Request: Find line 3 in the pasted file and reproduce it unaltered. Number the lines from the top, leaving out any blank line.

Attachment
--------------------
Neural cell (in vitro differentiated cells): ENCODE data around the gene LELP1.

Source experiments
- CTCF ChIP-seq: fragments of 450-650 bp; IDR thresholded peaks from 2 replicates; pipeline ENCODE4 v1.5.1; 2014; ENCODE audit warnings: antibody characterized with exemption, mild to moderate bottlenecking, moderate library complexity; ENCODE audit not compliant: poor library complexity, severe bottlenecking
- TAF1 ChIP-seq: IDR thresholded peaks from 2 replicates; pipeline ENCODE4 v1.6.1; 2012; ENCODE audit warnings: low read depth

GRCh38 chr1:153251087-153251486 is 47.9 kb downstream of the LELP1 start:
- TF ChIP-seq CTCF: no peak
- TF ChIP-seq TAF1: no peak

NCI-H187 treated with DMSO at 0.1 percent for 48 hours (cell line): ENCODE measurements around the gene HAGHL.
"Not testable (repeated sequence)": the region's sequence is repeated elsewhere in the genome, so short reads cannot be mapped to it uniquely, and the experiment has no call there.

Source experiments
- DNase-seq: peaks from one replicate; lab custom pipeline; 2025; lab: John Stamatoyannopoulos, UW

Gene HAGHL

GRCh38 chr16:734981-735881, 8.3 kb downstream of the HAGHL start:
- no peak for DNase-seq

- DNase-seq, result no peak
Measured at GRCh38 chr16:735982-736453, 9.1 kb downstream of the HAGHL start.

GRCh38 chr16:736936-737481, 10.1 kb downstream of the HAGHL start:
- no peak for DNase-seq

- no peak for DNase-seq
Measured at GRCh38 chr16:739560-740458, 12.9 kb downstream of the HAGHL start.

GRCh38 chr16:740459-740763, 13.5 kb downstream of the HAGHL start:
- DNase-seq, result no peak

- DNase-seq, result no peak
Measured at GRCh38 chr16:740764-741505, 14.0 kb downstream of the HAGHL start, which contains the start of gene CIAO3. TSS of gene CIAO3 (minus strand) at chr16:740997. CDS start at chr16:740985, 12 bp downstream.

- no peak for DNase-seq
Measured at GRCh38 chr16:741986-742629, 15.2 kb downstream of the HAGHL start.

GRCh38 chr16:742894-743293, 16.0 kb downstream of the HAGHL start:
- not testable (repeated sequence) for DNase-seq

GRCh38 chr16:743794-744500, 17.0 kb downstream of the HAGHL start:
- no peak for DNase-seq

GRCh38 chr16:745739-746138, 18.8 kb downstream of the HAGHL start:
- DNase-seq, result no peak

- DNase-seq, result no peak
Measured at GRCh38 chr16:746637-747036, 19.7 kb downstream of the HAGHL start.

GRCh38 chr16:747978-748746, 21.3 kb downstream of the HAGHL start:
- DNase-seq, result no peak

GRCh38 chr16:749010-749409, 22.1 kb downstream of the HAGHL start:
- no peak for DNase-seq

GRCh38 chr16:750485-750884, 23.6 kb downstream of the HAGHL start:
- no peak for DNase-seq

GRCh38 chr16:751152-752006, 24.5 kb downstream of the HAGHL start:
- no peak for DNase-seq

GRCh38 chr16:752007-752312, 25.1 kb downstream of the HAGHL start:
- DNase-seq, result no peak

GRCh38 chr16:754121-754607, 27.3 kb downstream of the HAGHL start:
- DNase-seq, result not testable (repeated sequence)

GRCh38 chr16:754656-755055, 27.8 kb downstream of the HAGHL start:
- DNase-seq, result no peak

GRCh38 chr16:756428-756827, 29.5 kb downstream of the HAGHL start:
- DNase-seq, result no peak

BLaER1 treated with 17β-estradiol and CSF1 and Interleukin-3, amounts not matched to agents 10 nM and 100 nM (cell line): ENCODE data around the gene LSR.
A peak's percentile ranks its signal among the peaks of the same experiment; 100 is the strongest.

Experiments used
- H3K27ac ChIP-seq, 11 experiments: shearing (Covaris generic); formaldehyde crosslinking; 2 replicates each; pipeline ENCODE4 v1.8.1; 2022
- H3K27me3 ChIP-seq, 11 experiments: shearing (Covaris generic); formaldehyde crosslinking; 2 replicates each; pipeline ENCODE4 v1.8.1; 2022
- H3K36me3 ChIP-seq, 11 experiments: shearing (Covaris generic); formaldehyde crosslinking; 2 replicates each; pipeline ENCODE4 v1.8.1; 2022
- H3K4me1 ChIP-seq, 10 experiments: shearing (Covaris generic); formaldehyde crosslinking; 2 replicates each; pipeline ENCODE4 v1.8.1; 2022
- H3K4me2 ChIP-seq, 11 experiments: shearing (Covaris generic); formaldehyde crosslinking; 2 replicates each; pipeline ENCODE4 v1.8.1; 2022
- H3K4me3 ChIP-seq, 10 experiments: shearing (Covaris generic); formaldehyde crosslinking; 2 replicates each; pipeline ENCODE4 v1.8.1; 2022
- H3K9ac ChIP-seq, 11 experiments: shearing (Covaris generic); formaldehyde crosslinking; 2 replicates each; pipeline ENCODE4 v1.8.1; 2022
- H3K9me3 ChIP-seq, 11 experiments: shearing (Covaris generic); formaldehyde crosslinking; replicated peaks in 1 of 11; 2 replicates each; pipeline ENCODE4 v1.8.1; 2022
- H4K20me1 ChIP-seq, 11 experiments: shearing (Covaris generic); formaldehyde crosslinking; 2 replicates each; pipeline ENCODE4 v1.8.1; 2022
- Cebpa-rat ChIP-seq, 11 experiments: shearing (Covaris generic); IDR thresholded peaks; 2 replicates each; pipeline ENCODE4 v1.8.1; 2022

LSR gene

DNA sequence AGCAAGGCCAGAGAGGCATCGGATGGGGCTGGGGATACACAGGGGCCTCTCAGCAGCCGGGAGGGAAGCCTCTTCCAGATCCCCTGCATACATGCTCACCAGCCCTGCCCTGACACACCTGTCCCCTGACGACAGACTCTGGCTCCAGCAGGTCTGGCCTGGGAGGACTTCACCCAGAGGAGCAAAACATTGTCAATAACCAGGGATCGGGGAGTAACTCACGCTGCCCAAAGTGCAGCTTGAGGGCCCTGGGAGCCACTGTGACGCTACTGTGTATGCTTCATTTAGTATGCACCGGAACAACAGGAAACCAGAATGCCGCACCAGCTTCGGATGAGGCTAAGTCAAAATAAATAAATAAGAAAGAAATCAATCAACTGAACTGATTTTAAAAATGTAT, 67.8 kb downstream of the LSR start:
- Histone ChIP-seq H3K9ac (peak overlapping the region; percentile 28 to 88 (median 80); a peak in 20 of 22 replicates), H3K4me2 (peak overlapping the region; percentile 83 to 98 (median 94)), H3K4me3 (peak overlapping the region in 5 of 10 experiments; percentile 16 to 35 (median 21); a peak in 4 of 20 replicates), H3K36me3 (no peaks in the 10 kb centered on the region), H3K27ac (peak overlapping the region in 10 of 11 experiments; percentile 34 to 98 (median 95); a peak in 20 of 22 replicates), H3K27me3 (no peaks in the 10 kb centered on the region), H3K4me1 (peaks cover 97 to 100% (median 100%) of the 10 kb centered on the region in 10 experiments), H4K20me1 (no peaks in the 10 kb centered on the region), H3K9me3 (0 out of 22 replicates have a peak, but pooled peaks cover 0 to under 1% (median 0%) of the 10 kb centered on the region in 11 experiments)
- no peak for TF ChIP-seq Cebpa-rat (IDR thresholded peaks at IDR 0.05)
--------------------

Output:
- CTCF ChIP-seq: fragments of 450-650 bp; IDR thresholded peaks from 2 replicates; pipeline ENCODE4 v1.5.1; 2014; ENCODE audit warnings: antibody characterized with exemption, mild to moderate bottlenecking, moderate library complexity; ENCODE audit not compliant: poor library complexity, severe bottlenecking